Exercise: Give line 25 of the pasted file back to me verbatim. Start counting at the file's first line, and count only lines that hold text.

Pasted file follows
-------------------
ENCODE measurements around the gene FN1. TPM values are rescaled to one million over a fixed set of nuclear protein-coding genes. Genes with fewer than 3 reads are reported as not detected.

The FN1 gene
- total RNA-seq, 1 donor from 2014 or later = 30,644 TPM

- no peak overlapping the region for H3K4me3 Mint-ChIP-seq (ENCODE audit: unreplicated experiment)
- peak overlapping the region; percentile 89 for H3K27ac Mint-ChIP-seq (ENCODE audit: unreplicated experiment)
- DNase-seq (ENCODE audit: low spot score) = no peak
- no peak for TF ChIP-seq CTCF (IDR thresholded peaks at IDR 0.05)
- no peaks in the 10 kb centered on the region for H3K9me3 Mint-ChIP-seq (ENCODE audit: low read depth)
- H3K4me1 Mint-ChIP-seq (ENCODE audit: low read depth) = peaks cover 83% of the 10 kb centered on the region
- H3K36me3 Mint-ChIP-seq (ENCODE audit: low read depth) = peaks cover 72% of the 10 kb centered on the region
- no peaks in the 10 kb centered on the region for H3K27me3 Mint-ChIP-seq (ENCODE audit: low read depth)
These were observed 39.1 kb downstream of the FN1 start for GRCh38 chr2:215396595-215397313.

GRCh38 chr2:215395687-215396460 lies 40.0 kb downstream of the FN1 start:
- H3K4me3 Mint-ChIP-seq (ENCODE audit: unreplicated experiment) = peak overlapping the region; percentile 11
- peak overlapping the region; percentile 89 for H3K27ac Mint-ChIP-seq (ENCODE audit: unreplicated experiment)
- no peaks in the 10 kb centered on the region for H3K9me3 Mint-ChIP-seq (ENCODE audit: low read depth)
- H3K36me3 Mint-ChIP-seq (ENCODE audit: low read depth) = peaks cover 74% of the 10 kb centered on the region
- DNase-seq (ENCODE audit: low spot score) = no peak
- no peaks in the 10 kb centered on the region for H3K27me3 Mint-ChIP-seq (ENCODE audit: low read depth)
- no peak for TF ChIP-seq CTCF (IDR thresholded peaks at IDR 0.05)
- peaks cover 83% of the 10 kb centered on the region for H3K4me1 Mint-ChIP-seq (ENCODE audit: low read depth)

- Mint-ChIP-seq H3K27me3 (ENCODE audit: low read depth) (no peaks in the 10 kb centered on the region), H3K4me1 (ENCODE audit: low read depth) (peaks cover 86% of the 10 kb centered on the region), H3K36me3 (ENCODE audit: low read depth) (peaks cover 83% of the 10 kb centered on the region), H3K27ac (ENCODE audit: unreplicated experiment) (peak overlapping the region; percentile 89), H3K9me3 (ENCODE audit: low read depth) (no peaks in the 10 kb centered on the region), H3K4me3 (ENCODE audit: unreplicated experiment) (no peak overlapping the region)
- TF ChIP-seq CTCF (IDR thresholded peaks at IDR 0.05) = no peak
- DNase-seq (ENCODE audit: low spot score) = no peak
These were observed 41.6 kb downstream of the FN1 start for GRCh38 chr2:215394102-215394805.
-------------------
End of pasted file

These were observed 41.6 kb downstream of the FN1 start for GRCh38 chr2:215394102-215394805.